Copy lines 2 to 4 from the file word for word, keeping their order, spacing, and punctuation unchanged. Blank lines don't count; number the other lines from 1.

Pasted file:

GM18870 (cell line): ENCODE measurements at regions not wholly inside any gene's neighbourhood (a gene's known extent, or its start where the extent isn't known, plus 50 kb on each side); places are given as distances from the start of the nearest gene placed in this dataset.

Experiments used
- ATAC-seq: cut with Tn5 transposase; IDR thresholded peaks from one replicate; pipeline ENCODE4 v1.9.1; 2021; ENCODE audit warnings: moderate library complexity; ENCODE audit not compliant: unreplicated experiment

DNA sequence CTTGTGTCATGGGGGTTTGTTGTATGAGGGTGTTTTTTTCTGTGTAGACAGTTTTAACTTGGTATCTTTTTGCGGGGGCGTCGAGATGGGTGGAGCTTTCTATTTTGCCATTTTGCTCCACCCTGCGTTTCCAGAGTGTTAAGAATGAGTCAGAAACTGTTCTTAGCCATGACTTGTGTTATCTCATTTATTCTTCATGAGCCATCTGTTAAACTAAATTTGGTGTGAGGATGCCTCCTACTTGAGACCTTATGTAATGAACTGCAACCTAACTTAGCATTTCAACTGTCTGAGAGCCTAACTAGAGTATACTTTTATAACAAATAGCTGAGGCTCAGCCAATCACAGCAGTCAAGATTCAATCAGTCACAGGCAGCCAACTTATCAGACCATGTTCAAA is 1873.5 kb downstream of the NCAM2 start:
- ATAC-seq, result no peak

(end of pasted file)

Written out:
Experiments used
- ATAC-seq: cut with Tn5 transposase; IDR thresholded peaks from one replicate; pipeline ENCODE4 v1.9.1; 2021; ENCODE audit warnings: moderate library complexity; ENCODE audit not compliant: unreplicated experiment

DNA sequence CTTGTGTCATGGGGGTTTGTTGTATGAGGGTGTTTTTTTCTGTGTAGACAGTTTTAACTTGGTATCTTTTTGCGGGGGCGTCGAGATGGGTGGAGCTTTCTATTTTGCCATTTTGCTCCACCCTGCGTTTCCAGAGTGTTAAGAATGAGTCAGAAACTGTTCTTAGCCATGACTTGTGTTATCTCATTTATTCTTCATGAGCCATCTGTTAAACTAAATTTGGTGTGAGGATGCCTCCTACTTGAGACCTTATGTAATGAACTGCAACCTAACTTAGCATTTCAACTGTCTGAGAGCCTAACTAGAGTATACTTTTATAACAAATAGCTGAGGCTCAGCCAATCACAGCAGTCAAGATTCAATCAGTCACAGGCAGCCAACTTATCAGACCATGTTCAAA is 1873.5 kb downstream of the NCAM2 start: